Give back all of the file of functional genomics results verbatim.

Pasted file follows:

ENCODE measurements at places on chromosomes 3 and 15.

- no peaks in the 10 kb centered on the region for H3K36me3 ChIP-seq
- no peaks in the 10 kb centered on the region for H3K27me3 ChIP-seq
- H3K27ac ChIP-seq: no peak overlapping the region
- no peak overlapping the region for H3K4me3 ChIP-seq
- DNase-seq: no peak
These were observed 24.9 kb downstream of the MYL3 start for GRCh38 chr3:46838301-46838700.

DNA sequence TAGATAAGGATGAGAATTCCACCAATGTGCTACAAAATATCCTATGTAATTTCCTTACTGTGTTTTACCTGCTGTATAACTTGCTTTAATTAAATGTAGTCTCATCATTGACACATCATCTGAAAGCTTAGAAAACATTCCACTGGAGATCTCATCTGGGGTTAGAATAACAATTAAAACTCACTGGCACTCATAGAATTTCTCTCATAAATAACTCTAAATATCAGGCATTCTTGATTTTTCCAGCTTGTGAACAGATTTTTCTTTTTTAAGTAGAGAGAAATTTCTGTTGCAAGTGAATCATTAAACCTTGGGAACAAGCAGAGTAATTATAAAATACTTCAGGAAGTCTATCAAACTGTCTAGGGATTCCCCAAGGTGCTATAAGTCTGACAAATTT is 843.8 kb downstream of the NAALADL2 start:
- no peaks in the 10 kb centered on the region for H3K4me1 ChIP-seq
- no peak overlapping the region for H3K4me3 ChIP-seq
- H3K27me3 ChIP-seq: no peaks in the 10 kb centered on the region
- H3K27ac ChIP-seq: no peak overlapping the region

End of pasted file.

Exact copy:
ENCODE measurements at places on chromosomes 3 and 15.

- no peaks in the 10 kb centered on the region for H3K36me3 ChIP-seq
- no peaks in the 10 kb centered on the region for H3K27me3 ChIP-seq
- H3K27ac ChIP-seq: no peak overlapping the region
- no peak overlapping the region for H3K4me3 ChIP-seq
- DNase-seq: no peak
These were observed 24.9 kb downstream of the MYL3 start for GRCh38 chr3:46838301-46838700.

DNA sequence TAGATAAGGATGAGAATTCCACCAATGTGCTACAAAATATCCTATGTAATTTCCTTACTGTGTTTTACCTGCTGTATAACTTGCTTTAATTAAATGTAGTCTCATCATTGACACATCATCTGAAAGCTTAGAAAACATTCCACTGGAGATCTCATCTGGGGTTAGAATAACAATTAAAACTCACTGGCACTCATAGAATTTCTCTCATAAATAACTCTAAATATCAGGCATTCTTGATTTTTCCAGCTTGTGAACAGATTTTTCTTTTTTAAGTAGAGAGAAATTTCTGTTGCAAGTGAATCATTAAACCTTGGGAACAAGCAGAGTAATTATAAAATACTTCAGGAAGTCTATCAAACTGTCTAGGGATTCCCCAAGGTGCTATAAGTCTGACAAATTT is 843.8 kb downstream of the NAALADL2 start:
- no peaks in the 10 kb centered on the region for H3K4me1 ChIP-seq
- no peak overlapping the region for H3K4me3 ChIP-seq
- H3K27me3 ChIP-seq: no peaks in the 10 kb centered on the region
- H3K27ac ChIP-seq: no peak overlapping the region